Soon after the lawsuit was filed, Ms. Geller’s lawyers filed a motion to dismiss in November 2010, asserting that Ms. Geller’s comments were protected speech under Ohio Free Speech law and under the First Amendment to the U.S. Constitution. The court never got around to ruling on that motion.

In the meantime, the parties conducted discovery and in August 2011, Mr. Tarazi filed a motion for summary judgment, arguing that he believed he had made out his case for liability, and asked the court to grant judgment on liability and to set a trial just on the amount of damages.

On September 19, 2011, David Yerushalmi and Robert Muise filed an opposition to Tarazi’s motion and argued that not only had Tarazi failed to make out a case of defamation, but also that all of Ms. Geller’s published statements were true and not defamatory. The 400+ page opposition detailed to the court just how Tarazi had been less than candid with the juvenile court, resulting in “truth” as a defense.In the opposition papers, Ms. Geller also raised Free Speech defenses and asked the court to award her judgment and to dismiss the lawsuit against her in its entirety.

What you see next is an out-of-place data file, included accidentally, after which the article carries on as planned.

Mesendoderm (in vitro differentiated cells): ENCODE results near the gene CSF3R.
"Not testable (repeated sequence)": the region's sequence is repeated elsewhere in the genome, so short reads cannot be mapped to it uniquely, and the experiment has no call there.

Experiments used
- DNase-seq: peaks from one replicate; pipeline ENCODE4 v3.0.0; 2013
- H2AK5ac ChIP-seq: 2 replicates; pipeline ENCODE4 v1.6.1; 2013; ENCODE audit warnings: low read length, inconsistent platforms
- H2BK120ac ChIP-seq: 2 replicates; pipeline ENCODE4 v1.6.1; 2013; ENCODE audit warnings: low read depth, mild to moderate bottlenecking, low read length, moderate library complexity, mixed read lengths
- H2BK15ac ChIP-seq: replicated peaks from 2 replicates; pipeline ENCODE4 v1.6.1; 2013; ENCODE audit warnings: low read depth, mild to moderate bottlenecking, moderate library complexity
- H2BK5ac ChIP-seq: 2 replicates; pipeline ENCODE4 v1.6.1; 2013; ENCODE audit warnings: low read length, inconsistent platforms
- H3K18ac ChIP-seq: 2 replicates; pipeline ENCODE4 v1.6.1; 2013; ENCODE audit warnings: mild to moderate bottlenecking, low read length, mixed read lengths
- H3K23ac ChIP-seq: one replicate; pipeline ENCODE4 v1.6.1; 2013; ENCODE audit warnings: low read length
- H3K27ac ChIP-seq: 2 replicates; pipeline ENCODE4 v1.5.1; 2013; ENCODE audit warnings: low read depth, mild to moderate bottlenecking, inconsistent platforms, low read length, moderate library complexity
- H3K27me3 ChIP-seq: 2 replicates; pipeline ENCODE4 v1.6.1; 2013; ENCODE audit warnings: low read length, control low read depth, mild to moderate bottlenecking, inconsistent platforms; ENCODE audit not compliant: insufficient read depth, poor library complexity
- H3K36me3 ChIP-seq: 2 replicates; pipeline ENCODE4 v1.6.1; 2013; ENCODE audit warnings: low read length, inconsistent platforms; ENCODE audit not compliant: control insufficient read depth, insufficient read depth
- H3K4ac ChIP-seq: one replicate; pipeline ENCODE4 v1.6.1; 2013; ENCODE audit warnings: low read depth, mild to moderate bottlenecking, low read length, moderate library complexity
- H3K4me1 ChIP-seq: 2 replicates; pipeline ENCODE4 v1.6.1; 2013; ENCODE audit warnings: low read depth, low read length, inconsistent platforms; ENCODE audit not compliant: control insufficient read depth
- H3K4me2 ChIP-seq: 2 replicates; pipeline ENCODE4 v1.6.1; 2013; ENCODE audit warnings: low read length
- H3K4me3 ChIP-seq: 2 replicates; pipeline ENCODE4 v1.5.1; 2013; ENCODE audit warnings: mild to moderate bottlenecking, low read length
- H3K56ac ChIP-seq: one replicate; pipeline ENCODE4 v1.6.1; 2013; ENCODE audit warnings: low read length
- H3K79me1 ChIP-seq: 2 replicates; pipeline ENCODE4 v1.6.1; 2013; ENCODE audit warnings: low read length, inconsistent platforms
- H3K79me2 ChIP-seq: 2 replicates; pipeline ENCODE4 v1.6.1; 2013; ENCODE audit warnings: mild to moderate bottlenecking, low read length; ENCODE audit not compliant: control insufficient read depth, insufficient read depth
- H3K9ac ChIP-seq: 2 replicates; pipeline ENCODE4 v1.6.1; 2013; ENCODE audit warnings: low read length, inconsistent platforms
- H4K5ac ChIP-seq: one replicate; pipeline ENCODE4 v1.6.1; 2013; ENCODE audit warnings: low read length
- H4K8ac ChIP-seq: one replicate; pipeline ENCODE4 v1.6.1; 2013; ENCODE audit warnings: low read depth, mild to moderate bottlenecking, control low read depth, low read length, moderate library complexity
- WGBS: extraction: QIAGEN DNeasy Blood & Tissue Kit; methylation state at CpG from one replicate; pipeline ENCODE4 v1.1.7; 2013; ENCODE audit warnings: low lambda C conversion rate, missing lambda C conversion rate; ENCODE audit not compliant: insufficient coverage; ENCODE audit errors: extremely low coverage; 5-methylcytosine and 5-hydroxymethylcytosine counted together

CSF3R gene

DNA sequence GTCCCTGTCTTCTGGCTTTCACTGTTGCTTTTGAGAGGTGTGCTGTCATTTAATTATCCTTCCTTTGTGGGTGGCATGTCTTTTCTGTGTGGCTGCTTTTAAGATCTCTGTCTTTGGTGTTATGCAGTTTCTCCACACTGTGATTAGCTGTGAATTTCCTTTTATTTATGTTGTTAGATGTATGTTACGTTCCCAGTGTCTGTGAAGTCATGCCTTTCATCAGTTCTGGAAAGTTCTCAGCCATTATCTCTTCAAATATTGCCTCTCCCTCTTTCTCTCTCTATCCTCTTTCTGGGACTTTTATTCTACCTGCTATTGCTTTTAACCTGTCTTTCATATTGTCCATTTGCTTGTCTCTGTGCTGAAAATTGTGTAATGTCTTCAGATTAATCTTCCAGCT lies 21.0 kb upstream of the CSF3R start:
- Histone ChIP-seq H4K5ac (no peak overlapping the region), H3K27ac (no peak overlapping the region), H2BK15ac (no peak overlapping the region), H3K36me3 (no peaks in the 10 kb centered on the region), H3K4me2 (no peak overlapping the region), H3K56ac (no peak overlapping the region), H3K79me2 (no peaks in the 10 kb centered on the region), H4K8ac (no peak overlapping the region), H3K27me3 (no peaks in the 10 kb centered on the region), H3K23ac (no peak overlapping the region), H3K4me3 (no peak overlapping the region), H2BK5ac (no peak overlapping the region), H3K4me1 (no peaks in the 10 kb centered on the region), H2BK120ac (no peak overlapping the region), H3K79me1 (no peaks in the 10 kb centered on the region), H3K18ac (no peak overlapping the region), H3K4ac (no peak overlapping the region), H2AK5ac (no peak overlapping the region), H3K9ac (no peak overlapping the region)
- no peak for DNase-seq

The very next day, Tarazi called Mr. Yerushalmi and asked to settle.Although Tarazi sought to keep the terms of the settlement confidential, Ms. Geller refused.

Mr. Yerushalmi explained the calculus during the settlement negotiations which culminated in a voluntary dismissal the very same day:“I explained to Mr. Tarazi: you can walk away now with no money and no secrecy agreement, or you can wait until the court dismisses your suit and renders a formal judgment that you were not truthful to the Franklin County Juvenile Court.Take your pick.”The settlement agreement and voluntary dismissal with prejudice were negotiated, drafted, and filed with the court before the close of business.

Although Ms. Geller agreed to take down and not re-post five specific blog entries that directly mentioned and criticized Tarazi, dozens of critical blogs remain and there are no restrictions on Ms. Geller’s future blogging on the Rifqa Bary affair and Tarazi’s role.

One of the claims of defamation lodged by Tarazi was that Ms. Geller had linked him to the Council on American-Islamic Relations, a Muslim Brotherhood-Hamas front group, which the U.S. Department of Justice had previously named as an unindicted co-conspirator in the Holy Land Foundation terror financing trial in Texas.The trial culminated in guilty verdicts for all defendants.

During discovery, Ms. Geller’s lawyers uncovered that Tarazi in fact has personal and professional links to CAIR and argued to the court that Ms. Geller’s statements linking Tarazi to CAIR could not be defamatory because they were true.

Tarazi, an Ohio licensed lawyer, represented himself during the proceedings. Ms. Geller was represented by David Yerushalmi (New York and Washington, D.C.) and by Robert J. Muise, (Ann Arbor, Michigan). Patrick Dunphy of Falke & Dunphy, LLC, in Dayton served as local counsel.

CASE UPDATE: The case was dismissed.  Case closed.